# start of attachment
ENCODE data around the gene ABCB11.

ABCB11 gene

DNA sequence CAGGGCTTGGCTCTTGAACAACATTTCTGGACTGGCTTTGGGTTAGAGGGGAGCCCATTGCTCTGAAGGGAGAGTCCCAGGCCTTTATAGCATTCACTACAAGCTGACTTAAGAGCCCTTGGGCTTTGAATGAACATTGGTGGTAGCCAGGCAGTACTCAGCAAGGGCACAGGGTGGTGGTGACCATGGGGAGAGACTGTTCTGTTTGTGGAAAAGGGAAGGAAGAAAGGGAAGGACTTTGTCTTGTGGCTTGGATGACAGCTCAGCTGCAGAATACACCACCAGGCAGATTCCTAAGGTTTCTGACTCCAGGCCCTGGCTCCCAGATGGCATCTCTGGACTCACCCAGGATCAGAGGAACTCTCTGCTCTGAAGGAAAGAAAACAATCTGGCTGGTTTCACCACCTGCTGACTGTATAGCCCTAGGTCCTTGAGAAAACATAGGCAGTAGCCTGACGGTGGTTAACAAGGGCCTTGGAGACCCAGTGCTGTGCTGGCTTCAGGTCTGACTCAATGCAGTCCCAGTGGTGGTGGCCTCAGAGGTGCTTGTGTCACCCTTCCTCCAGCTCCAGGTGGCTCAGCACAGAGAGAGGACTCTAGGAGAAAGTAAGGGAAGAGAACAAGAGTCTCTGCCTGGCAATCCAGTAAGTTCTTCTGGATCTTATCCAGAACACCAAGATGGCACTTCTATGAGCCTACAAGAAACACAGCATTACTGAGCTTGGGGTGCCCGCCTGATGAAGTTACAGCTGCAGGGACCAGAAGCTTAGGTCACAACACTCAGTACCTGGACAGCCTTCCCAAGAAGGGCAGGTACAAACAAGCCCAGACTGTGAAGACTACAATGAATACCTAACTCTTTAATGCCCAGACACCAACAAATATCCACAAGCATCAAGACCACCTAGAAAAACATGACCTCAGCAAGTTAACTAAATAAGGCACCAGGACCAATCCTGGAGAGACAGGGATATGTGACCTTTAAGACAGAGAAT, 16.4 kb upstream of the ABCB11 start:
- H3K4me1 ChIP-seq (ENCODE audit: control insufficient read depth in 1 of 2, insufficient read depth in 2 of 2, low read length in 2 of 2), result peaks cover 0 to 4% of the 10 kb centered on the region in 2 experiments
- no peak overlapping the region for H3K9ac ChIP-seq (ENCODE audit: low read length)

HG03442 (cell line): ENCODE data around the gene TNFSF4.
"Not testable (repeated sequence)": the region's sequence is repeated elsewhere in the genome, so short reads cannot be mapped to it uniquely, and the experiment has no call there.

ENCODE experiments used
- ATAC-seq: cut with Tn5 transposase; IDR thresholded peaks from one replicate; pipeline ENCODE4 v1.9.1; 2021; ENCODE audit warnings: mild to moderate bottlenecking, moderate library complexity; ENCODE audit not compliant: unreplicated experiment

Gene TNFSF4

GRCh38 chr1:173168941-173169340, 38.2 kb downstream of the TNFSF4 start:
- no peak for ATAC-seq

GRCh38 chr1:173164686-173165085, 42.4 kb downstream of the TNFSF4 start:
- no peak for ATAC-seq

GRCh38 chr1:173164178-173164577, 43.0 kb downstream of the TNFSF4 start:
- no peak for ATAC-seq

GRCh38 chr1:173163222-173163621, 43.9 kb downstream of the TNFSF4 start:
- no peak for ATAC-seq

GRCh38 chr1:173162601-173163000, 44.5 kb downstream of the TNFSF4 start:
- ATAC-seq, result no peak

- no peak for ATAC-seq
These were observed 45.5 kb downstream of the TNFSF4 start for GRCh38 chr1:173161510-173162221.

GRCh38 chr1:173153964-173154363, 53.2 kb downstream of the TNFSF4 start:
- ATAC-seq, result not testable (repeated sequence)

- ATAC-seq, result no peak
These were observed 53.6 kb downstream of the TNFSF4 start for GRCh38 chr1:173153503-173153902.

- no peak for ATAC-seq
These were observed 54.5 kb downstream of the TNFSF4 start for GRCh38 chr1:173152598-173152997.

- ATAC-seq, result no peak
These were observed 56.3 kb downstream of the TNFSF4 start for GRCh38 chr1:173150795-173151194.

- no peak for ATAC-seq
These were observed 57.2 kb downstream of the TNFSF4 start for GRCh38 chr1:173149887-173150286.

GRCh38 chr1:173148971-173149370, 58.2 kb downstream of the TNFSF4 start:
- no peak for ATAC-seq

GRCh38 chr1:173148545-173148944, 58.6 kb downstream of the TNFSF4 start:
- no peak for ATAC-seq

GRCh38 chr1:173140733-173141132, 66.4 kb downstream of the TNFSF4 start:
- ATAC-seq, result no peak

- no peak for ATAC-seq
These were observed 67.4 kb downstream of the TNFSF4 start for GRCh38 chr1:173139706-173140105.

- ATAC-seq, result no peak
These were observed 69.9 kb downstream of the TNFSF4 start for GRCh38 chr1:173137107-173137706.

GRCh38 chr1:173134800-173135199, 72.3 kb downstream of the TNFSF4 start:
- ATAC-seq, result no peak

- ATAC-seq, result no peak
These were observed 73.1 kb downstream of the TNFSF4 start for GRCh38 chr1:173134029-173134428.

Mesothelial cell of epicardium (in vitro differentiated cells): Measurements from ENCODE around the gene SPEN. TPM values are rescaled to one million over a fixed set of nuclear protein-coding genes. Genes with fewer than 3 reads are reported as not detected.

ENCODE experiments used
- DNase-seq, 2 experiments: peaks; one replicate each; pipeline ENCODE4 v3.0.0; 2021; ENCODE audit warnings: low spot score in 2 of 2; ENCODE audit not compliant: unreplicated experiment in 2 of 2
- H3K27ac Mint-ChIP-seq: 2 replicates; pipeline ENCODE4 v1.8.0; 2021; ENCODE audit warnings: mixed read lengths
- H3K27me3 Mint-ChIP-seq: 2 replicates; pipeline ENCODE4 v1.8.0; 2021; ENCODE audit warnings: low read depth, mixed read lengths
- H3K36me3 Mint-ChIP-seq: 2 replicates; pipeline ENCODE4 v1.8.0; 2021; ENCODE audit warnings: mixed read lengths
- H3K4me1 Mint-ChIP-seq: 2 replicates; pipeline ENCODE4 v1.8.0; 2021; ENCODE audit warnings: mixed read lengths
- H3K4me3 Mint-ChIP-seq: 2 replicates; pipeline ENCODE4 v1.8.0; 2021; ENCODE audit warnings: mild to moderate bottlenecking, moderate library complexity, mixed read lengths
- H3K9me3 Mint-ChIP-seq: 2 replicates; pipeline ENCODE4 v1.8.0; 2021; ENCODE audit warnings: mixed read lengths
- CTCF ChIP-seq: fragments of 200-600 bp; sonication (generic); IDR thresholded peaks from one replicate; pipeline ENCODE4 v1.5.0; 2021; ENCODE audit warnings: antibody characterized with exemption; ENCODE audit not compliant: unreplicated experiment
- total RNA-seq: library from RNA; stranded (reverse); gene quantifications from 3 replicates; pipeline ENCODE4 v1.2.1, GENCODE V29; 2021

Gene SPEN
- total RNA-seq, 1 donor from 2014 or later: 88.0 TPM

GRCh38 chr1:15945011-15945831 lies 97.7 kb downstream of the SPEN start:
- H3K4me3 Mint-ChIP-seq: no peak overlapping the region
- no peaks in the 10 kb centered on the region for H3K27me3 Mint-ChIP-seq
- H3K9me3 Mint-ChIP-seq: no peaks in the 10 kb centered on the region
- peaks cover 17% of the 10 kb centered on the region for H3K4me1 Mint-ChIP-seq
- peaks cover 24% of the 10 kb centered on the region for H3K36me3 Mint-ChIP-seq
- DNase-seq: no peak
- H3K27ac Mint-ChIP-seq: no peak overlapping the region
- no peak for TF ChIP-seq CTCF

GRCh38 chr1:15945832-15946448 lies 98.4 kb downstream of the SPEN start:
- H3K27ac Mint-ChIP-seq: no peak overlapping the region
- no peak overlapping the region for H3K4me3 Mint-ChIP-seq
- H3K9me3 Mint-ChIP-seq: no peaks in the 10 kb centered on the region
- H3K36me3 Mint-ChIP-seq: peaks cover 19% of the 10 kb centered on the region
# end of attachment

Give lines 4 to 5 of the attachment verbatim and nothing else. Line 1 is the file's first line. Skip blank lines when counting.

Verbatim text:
- H3K4me1 ChIP-seq (ENCODE audit: control insufficient read depth in 1 of 2, insufficient read depth in 2 of 2, low read length in 2 of 2), result peaks cover 0 to 4% of the 10 kb centered on the region in 2 experiments
- no peak overlapping the region for H3K9ac ChIP-seq (ENCODE audit: low read length)